This is the next installment of Dads Who Run here on cubicle dad runs.
Working parents have a lot on their plate. And as a working dad, I think we sometimes get taken for granted. It’s tough to balance work, family and life in general. Now add in endurance sports? You’re upping the ante a bit. I thought it would be nice to highlight some Dads who run! If you’re a dad who runs, and want to share your story, send me an email and we’ll talk!
With that said, take it away Ben!
I am Ben Tanzer, and I am a co-founder of Wham!, the Director of Communications for a nonprofit, an author, the father of two boys, Myles, 9 -1/2 and Noah, 5 -9/10 and a highly compulsive, albeit endlessly slower runner.
2. How long have you been a runner?
I have been running for thirty years this past spring. I was obsessed with joining the track team in 7th grade, there was something magical about it, not sure what I thought it was, and I was hooked, first day, hooked like when I first started reading, which had also been a profound experience for me, escapist and calming. And running as soon as I tried it, was something I was immediately desperate to do and thought about all the time. Writing is like that now as well, I thought I was supposed to write and once I finally started, a switch was flipped and there’s no choice anymore.
3. What are your running goals?
Keep breathing. Ignore all the people passing me. Get out 3-4 times Monday – Friday, 1-2 times over the weekend. Run a minimum of 30 minutes with one run per week of at least an hour. Don’t hate myself. Ignore the constant pain in my arthritic right knee. Lower my 5K time every year. Never look at my stomach or run shirtless. Mostly in that order.
4. When do you run? Do you schedule time or just go?
Since my kids were born I have focused primarily on getting out before everyone wake-ups, though my older son can now somewhat fend for himself in the morning, so if he’s the only one awake, I hide the knives and go out. Twice a week, however, I work now at home and put in two shifts, around 9:30am – 2:30pm, post- and pre- school drop-off and pick-up, and then later at night when the kids are asleep. This schedule has allowed me to run right after drop-off or during lunch, which is helpful and something I can count on. Either way, running is always scheduled in some fashion and I am always plotting days in advance the time slots look best in the days to come.
5. Is it easy for you to balance everything? (i.e. work, family, running)
It’s easier to be calmer about it than I used to be, embracing the big picture idea that not every day or even week goes as planned or hoped and that not every predetermined slot will work out. Work and family are the priorities, so most of the time running and writing suffer the most if anything suffers. For years I had more balance because while writing was a need, I was not quite as desperate to do it as I am now, so there is a constant effort to balance and schedule. I also travel for work, and when I do that, I’m not sure how much the family suffers, or try to not think about it, but when I travel, I make sure I write and run every day I’m on the road because I feel like if not then, when, never, maybe.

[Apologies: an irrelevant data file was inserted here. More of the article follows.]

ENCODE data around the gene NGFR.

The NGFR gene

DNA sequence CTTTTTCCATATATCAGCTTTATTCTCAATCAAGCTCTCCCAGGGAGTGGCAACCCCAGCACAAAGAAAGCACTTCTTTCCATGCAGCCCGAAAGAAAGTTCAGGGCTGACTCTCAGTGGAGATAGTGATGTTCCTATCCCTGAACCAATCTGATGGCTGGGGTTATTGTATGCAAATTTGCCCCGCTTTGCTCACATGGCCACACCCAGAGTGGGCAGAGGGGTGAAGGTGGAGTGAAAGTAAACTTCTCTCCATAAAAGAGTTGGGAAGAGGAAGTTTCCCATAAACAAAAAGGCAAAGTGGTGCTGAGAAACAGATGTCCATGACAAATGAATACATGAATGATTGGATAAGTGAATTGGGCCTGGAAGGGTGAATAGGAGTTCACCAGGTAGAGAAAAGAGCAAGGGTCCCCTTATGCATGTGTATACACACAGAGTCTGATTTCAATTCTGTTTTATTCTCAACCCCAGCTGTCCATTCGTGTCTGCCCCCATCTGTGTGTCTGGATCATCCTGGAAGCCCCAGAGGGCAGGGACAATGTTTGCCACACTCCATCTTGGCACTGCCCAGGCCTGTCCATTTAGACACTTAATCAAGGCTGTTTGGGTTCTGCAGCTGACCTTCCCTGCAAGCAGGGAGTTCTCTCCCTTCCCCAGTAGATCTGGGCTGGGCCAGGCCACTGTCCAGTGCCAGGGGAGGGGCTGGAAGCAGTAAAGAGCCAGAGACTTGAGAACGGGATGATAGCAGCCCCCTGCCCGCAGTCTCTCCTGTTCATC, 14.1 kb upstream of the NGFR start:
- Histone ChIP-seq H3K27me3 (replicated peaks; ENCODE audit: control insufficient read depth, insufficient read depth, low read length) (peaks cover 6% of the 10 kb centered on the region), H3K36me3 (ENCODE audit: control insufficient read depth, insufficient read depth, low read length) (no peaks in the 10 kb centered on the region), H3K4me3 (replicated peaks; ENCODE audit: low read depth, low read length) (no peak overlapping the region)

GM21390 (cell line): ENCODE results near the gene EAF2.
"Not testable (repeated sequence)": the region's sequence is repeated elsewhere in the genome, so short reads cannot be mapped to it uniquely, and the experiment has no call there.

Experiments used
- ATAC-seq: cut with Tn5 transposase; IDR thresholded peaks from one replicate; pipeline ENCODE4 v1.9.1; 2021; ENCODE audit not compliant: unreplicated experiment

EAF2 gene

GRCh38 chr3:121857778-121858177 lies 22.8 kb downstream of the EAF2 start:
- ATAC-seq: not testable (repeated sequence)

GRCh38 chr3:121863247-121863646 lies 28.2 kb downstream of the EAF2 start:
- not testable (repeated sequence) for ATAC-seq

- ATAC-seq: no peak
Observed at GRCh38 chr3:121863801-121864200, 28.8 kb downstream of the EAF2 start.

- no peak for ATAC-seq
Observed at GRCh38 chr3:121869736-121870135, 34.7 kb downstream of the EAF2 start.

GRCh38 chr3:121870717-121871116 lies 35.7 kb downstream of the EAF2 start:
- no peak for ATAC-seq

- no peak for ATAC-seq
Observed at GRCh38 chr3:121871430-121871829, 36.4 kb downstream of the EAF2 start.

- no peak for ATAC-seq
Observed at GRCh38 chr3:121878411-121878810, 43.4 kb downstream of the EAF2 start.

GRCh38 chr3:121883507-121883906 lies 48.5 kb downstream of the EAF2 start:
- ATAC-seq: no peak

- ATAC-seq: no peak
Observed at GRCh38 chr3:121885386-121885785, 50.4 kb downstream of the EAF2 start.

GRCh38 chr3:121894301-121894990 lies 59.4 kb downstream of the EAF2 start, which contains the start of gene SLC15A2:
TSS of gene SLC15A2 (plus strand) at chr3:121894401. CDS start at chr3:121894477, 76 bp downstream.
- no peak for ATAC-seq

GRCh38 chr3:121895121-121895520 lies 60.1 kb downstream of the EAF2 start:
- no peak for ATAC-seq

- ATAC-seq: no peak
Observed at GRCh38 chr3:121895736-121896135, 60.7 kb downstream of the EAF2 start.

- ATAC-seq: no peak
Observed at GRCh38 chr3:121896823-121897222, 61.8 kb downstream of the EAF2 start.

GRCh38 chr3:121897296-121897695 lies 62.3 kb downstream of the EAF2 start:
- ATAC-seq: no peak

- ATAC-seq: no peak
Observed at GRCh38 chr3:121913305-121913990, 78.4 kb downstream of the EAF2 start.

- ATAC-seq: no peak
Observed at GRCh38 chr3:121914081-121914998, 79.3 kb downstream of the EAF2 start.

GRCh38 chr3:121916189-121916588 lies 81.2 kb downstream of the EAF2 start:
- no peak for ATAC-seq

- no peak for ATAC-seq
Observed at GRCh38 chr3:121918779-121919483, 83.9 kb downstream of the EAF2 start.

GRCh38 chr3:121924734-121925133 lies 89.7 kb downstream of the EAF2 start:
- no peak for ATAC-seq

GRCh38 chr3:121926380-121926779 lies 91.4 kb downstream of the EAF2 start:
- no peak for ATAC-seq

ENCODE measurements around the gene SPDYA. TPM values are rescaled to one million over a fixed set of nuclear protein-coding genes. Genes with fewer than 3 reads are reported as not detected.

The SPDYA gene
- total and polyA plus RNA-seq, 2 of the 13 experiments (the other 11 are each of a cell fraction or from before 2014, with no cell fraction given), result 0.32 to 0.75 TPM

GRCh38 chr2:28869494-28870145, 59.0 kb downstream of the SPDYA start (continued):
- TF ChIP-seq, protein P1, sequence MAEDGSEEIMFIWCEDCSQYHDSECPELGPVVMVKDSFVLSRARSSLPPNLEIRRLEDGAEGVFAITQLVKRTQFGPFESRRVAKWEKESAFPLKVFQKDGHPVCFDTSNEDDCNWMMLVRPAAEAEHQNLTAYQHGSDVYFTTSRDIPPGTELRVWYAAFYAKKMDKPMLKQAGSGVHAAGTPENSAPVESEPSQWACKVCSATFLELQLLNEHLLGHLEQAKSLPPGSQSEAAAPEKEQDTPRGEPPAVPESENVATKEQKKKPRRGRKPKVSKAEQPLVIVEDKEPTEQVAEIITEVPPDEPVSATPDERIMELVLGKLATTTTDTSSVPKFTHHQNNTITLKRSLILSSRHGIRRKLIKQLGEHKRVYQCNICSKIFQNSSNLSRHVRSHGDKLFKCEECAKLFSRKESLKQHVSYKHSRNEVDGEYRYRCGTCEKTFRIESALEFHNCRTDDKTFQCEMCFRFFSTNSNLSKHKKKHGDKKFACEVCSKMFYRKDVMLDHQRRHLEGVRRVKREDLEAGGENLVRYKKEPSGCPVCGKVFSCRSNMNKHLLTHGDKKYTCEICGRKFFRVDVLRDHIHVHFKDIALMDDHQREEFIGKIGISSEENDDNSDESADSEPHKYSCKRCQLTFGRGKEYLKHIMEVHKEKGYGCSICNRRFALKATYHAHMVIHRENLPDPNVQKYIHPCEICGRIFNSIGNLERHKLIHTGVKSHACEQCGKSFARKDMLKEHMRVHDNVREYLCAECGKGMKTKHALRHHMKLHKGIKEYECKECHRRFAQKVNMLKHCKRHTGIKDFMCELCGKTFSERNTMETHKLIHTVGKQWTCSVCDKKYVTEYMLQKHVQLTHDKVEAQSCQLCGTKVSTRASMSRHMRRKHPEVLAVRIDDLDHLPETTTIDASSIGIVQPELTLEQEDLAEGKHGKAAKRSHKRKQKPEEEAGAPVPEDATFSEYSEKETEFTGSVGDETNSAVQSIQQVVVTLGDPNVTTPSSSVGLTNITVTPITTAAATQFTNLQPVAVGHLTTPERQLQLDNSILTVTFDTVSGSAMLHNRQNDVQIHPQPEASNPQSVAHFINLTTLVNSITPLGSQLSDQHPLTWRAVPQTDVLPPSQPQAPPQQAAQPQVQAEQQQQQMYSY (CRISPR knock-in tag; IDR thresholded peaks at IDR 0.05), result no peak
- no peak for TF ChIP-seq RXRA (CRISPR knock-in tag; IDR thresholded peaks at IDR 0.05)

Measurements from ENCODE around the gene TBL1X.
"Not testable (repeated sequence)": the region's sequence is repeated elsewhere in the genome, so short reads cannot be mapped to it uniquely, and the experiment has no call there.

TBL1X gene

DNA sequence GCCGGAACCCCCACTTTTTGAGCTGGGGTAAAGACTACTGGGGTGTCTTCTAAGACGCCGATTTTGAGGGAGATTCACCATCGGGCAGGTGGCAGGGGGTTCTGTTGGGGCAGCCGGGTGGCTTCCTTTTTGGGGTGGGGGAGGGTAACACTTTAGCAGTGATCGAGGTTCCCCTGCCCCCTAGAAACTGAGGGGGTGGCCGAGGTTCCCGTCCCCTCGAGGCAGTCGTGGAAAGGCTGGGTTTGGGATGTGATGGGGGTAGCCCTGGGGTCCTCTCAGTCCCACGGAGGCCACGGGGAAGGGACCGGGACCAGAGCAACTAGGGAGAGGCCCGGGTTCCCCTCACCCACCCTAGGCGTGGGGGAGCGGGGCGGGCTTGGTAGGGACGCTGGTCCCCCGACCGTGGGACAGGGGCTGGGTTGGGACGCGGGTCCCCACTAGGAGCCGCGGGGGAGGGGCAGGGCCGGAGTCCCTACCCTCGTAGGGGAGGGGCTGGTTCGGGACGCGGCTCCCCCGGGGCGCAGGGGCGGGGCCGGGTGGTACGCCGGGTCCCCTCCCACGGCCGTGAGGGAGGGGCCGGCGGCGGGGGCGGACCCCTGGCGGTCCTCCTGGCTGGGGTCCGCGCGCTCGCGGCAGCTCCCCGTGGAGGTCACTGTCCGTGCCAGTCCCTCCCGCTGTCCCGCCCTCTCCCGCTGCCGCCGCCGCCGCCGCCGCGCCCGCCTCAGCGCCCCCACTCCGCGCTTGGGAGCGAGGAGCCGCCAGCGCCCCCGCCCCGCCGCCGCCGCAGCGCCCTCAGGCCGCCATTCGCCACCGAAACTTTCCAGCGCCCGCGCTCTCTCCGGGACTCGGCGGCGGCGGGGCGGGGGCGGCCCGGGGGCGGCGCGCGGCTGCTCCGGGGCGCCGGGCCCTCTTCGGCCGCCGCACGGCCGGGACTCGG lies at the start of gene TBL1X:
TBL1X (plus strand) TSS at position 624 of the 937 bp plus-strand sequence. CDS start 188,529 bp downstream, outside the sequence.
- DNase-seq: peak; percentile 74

6. Or do you make running/ training a priority?
It is a priority in that after work, family and writing I would put running before most anything, and sometimes I put it before those things as well. I certainly bend them to make it work. I know other people have perfect days that involve all kinds of wonderful and cool activities, full of meetings and fashion shows, hanging out with celebrities, going to college football games and tailgating, or being invited to the White House, but for me a perfect day is getting-up early and running and writing before the day starts, everyone is still asleep and everything is still to come. The idea of writing and running cause me the most anxiety, when will I do them, will that slot work, or this one, what if I can’t get them in, or either, what then. But when I accomplish both first thing, everything is calmer. The grass is greener. And everyone, including myself, is better looking.
7. Do you share your story? (i.e. blogging, twitter, facebook)
Some might say I over share. I am an active blogger, Twitterer and Facebooker. I have also published a collection of essays about the intersection of writing and running titled 99 Problems that not only delves into ten different runs over a 4-month period and the things I was writing and processing during and after those runs, but the various compulsions mentioned here, along with aging, injuries and sex, not that the latter is a compulsion, much, really.